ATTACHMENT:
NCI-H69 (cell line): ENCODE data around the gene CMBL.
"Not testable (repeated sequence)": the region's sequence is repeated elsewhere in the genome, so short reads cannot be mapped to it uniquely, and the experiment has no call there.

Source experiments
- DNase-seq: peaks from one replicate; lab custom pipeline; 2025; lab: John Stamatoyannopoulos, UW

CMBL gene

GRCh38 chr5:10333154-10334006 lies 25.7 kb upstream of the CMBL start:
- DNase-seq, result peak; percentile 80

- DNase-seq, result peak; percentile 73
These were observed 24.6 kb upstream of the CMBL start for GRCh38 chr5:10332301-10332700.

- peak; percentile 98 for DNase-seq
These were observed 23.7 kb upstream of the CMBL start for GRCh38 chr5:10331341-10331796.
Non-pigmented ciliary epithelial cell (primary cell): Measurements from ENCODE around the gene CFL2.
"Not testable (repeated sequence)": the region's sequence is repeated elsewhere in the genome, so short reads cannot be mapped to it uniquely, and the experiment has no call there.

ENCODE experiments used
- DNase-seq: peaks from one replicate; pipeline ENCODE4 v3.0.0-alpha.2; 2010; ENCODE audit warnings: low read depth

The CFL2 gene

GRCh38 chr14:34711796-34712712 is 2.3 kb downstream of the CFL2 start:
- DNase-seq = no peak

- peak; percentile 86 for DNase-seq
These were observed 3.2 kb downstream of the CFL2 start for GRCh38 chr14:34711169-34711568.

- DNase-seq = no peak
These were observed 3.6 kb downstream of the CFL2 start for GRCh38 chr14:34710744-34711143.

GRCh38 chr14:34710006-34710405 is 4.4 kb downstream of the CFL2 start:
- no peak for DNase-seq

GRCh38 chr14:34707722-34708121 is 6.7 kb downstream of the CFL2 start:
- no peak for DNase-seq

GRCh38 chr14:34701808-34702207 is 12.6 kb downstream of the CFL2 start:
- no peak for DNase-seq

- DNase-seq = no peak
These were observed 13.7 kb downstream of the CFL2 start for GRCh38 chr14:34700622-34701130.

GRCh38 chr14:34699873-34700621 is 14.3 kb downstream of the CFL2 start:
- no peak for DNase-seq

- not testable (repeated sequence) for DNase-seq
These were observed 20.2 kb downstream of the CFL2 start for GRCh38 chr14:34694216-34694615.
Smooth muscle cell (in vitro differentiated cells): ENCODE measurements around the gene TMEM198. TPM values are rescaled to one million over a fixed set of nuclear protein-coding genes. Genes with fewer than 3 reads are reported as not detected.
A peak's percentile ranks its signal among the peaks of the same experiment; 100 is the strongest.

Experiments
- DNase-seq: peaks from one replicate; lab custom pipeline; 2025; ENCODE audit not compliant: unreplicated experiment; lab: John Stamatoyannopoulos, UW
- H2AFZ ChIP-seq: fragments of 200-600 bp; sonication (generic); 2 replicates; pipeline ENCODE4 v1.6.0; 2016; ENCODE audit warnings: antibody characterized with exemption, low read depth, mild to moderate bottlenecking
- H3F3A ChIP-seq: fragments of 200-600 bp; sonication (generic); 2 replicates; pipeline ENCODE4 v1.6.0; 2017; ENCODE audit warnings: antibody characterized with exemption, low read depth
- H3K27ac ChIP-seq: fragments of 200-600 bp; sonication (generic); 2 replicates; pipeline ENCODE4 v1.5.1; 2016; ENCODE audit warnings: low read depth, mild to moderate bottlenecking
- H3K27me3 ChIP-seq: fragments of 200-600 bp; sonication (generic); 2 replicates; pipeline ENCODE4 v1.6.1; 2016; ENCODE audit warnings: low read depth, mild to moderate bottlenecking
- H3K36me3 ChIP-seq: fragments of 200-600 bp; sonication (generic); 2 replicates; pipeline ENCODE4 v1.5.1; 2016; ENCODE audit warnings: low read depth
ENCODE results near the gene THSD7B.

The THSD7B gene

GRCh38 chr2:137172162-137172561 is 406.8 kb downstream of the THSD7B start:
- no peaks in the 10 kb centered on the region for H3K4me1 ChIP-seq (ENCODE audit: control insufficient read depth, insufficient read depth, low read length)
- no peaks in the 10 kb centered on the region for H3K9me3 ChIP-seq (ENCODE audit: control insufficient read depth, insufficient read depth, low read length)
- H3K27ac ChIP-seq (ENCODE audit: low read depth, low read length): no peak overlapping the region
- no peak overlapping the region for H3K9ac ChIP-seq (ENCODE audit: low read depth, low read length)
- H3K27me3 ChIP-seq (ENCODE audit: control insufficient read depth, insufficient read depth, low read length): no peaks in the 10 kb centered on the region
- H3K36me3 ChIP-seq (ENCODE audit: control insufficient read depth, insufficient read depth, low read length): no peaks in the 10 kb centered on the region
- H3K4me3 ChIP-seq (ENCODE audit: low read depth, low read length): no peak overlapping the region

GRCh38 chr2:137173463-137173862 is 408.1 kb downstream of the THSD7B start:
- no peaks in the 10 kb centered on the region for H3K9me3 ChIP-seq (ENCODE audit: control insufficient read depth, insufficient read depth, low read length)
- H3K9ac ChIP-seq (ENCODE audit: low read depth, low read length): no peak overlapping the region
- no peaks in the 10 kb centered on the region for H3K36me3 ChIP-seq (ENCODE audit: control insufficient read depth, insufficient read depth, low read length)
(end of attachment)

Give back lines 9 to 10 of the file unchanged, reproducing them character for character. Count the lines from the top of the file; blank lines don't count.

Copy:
These were observed 24.6 kb upstream of the CMBL start for GRCh38 chr5:10332301-10332700.

- peak; percentile 98 for DNase-seq